Do you feel like there’s been an evolution in terms of that relationship between the media organisation and the community?
I think there’s definitely been an evolution and to be honest, there had to be. When you scroll back to the pre-digital days, news organisations were focused on ‘This is what we think is important and this is the view of the world.’ That’s not the way it works.
People can consume information and news from all kinds of sources. They can contribute, they can have their own platforms and become influencers in their own right. We really had to reassess what it is about a news or journalistic organisation that’s going to be relevant to this generation and that will keep us relevant and contributing something valuable to the community that we serve.
One of my favorite examples of how that has changed is a project that our Nelson Mail editor, Victoria Guild, started a couple of years ago. As the editor of a local newspaper, her role is to tackle the issues that are important to her community and hold local authorities to account or make sure stories are being told.
One of the big problems they were having in that region was a complete infestation of wasps. It was happening in the native forests, which are large tourism areas and it was having an impact on people’s experiences in those forests. It was damaging our native wildlife, and the whole ecosystem had been affected.
Victoria did a lot of incredible work on reporting on that issue. She then went a step further by finding a local provider who was making a special bait to kill wasps, and she crowdfunded through the newsroom to raise enough money to cover the region in bait. She activated our readers to get involved and to help distribute the bait. The community worked together and DOC verified that they eradicated between 95-99 percent of wasps.
It’s a different role for a newsroom. It’s not a news organisation’s job to tell communities what’s important to them. It’s their job to help communities deal with issues that are arising – that’s the modern way of doing it. But I think that has been a real deliberate reassessment of what role news organisations could and should play in a community.
In the media industry, we have a really unique position as we spend time focusing on what the audiences are into and what some of the motivations or problems are. Have you got an overall sense of the New Zealand psyche at the moment?
There’s been a deep underlying concern among New Zealanders about the growth in inequality and the impact on the poorest among us. That’s definitely something we pick up as a theme, urban or small town.
In the last year or so, one of the things we’ve really identified and responded to has been an increasing awareness of the climate crisis and the broader issues that come out of that – the impact on biodiversity, rising sea levels. Different elements of that worry people in different ways. Some people are worried about the rising sea levels because they live in coastal areas – while others are worried about their children’s future.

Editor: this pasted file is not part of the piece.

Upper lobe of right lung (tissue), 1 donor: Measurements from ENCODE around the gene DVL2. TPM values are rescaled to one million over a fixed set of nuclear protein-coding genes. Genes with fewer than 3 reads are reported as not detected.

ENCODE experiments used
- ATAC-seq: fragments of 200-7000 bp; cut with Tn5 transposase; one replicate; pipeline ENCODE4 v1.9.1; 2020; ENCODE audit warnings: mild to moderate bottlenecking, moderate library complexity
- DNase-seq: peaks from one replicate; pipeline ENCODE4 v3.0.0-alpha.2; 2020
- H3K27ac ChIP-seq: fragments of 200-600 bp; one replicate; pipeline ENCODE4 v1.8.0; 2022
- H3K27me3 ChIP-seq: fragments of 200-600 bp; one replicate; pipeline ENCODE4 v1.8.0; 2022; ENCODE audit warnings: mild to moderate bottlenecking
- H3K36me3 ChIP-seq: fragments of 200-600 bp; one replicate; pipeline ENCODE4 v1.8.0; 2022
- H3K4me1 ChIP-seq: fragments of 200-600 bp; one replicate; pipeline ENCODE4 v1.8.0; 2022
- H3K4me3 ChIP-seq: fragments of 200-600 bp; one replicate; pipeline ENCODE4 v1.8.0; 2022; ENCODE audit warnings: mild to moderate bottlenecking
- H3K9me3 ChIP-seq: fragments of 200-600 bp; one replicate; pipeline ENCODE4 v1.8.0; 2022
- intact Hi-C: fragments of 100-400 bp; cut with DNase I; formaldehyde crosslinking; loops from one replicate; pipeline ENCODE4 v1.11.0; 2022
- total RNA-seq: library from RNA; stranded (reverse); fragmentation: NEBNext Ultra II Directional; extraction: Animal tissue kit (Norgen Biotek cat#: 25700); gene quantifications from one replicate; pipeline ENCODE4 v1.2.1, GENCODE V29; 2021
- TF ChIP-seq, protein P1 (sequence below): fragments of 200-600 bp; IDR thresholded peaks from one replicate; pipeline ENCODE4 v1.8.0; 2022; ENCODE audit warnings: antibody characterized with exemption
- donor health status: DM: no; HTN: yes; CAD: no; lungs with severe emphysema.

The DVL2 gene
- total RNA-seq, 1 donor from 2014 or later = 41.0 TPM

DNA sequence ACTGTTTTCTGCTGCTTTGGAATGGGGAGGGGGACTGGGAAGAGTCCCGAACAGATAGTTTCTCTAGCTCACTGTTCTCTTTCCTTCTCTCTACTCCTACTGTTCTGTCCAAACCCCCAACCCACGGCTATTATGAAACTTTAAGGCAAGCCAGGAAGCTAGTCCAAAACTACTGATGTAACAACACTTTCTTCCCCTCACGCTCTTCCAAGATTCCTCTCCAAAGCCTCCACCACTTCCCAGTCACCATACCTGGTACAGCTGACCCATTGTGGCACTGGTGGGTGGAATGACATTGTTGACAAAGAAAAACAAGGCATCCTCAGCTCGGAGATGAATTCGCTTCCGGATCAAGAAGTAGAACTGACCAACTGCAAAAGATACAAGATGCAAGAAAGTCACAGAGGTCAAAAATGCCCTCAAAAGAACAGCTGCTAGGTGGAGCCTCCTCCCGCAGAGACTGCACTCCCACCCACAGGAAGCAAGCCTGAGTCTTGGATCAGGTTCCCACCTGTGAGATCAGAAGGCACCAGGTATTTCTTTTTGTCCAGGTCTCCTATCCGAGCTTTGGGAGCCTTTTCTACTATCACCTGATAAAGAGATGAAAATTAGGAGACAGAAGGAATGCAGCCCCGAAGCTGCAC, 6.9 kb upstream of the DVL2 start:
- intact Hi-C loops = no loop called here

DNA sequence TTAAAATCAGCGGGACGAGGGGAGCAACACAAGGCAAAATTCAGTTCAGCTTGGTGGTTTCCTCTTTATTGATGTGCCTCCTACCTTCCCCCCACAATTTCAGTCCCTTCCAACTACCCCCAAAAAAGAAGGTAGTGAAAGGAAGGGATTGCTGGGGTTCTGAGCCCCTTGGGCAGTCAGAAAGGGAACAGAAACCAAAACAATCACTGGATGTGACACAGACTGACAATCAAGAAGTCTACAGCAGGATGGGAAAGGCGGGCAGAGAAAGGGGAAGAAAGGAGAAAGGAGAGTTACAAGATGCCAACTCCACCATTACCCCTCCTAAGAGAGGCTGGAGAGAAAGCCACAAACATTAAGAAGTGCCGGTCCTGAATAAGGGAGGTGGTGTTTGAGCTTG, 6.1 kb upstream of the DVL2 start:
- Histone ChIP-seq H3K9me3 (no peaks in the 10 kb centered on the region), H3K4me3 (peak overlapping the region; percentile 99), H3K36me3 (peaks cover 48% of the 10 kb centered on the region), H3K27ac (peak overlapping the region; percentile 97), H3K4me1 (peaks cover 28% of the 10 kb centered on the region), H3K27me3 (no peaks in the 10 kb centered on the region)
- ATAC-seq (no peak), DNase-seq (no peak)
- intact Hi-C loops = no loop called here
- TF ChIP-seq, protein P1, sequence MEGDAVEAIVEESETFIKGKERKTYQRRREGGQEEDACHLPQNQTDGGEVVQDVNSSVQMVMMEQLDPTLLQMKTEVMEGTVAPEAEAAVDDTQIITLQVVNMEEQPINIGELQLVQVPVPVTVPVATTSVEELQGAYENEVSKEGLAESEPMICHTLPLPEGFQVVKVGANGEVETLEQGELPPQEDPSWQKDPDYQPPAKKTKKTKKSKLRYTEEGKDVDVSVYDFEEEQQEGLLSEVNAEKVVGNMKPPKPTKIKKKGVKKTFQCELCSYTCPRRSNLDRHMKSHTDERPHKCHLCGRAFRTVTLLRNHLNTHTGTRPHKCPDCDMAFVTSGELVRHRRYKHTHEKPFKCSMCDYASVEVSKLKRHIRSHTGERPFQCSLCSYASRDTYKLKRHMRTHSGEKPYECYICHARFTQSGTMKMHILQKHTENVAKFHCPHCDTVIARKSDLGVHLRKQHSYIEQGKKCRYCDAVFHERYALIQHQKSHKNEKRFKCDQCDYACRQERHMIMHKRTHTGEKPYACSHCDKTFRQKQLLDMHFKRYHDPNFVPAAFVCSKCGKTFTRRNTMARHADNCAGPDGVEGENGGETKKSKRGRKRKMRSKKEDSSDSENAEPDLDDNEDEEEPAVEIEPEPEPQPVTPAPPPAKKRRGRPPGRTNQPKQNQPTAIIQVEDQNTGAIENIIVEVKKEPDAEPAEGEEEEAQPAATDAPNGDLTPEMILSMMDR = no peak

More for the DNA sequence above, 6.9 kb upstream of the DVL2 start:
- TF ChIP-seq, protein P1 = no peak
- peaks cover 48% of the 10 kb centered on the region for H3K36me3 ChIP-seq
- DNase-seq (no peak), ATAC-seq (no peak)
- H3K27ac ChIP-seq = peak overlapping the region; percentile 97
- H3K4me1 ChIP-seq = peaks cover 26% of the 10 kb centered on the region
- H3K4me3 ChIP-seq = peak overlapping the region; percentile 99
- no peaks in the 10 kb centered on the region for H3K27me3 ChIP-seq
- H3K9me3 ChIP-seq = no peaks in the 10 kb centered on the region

A year ago, our editorial team launched a dedicated climate section and the traffic from that coverage went from around 15,000 unique visitors to 700,000 unique visitors, super quickly. There was a real appetite to understand more about the issue, and to see what the solutions might be.
Our role is to try and identify the important things, small or big, local or national. We need to make sure we’re doing a really good job covering that for people and trying to champion those causes to people in power, on behalf of our communities.
Does it instill optimism in you that there’s capacity for the community to really rally together?
Absolutely, it does. And we see it in countless ways. One of the great privileges of being in a news organisation is that people let you into their lives, both at their lowest points and also at their best.
Particularly in those stories where someone is experiencing some form of tragedy, despair or hardship – you can guarantee that once that story has gone out, New Zealand will rally to help solve that problem, provide somebody what they need and help them through that.
I love that about New Zealand, that definitely gives me optimism. The wasp issue is a perfect example of our ability to facilitate knowledge and bring issues to public attention and show why things matter or what you can do about it.
For the community to be able to actually do something that makes a physical, tangible difference really fills me with optimism. We’ve seen the same mood behind our climate coverage. No matter what people’s personal reasons for thinking it’s a concern, the overarching response back from our audiences is, ‘Thank you for helping us see the solutions.’
There’s a sense of ‘What can we personally do? What can our government do?’ People don’t want us to give them a doom clock to count down. It’s us, helping them to see what’s ahead.
Can you talk about the psychological burden or the weight journalists feel when reporting on some of the more tragic stories?
That’s always been a part of the job of a journalist, you sometimes have to deal with some nasty stuff. More recently, with reporters covering cases like the Grace Millane trial – you hear and see a lot of really hard details.
In years gone by, the response to that would have been, ‘Oh, she’ll be right.’ But now we’re much more acutely aware of the impact that can have on people’s mental health and emotional wellbeing – I think there’s been a real shift.
Our Christchurch newsroom is a phenomenal team who’ve carried us and the community through a lot of difficult times. During the earthquake, our building partially collapsed and one of our staff members died. And the editorial team’s job was to get out and cover the story, while they were also worried about their own families and what was happening – they were experiencing the disaster as well – but they did such a superb job.